“This year, growth (is) well above everybody’s estimates of potential,” Reid says. “Next year, that probably won’t be the case because growth is going to moderate. So the Fed is going to take its time with its rate hikes next year.”

Policymakers are also aware of growing concerns about trade tensions. Fed Chair Jerome Powell noted at a press conference that he knows businesses throughout the nation are worried about “disruption of supply chains, materials cost increases and loss of markets and things like that.” But it’s too soon to say whether trade disputes are having a significant impact on the economy.

“If you started to see evidence of a surge in prices, a hit to consumer spending that is affecting the economic activity and businesses’ bottom lines, that would be something that would definitely get their attention,” McBride says. “But for now, consumer spending remains strong and you know price increases don’t seem to present much of a headwind to the economy at this point.”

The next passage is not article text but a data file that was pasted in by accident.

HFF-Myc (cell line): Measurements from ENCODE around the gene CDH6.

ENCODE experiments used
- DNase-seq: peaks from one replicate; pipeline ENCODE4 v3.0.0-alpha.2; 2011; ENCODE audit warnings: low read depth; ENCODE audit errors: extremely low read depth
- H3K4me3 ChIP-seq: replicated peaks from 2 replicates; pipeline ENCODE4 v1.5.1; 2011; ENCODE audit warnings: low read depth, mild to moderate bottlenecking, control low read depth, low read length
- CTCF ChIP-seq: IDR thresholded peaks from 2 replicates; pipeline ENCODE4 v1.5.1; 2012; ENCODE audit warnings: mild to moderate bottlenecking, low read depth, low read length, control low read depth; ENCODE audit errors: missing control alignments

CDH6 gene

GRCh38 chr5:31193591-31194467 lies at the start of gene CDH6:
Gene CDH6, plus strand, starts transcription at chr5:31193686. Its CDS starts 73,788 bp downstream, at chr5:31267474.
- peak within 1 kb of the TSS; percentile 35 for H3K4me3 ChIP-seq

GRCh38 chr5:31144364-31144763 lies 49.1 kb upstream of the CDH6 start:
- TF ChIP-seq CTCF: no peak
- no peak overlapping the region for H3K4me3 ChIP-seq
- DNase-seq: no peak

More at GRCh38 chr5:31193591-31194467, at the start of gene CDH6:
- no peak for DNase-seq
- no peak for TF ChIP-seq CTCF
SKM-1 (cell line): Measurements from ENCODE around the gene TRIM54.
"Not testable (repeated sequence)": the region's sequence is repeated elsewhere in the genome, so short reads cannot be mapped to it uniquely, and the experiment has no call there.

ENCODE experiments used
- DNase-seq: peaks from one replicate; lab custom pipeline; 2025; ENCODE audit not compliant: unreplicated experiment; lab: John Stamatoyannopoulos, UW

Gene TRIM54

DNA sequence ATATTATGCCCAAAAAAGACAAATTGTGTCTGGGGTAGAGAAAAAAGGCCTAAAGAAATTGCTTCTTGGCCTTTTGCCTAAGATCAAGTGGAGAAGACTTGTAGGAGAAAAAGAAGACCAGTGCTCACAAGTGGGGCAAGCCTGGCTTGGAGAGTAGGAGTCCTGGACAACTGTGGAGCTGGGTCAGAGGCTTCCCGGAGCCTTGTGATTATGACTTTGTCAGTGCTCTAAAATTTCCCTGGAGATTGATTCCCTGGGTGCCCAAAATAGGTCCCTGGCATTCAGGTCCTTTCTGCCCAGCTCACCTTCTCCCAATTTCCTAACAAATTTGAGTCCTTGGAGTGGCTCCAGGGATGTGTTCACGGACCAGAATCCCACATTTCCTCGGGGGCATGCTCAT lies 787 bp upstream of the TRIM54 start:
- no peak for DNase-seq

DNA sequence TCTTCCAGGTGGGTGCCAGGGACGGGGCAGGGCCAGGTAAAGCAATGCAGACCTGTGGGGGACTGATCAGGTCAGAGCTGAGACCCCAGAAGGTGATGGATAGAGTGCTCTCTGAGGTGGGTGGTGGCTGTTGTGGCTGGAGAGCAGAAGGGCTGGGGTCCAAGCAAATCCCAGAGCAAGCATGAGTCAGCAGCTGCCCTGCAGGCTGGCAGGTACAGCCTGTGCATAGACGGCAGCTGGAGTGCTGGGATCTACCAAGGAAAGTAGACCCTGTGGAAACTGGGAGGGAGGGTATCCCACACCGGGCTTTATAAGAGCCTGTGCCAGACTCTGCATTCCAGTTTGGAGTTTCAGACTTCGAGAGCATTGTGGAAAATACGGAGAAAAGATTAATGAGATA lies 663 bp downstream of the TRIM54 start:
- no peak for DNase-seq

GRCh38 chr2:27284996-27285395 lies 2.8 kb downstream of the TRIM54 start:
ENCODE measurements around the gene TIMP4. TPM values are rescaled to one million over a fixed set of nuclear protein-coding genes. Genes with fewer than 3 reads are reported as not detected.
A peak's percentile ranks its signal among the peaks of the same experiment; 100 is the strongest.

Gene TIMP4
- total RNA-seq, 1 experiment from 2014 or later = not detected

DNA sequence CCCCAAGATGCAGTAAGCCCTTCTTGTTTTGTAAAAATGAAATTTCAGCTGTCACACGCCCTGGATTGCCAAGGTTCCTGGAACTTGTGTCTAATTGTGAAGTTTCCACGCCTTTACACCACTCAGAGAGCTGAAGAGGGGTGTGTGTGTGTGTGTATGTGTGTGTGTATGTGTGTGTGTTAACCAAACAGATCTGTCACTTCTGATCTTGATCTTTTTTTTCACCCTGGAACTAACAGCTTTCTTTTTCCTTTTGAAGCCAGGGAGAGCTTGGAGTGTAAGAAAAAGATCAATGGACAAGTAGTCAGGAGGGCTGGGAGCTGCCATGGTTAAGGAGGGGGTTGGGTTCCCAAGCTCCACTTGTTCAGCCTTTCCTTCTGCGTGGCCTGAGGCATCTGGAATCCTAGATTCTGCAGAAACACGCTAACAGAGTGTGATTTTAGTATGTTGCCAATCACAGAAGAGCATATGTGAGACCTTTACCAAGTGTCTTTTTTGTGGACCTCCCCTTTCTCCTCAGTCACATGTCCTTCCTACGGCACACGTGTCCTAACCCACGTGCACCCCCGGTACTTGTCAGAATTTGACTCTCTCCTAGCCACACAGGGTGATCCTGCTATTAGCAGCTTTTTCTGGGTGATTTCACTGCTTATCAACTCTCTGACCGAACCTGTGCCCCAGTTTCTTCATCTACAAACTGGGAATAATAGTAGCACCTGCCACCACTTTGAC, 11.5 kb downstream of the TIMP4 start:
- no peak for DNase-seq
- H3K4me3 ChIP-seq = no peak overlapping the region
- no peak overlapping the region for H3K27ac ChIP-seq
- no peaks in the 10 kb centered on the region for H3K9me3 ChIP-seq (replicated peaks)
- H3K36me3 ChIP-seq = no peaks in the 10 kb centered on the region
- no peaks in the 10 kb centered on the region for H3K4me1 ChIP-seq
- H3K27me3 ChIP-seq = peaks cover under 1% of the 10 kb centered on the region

More volatility ahead

Market conditions have been rocky for investors since the September rate hike. The Dow lost more than 2,100 points in a matter of weeks. That wasn’t a fluke, McBride says. As interest rates rise and the Fed unwinds its balance sheet, we’ll likely see more volatility as we finish the year and move into 2019, he says.

Investors should be proactive and make sure they’re keeping their funds in the right places. Money that you’ll use to meet your short-term savings goals, for example, can be kept in a high-yield CD.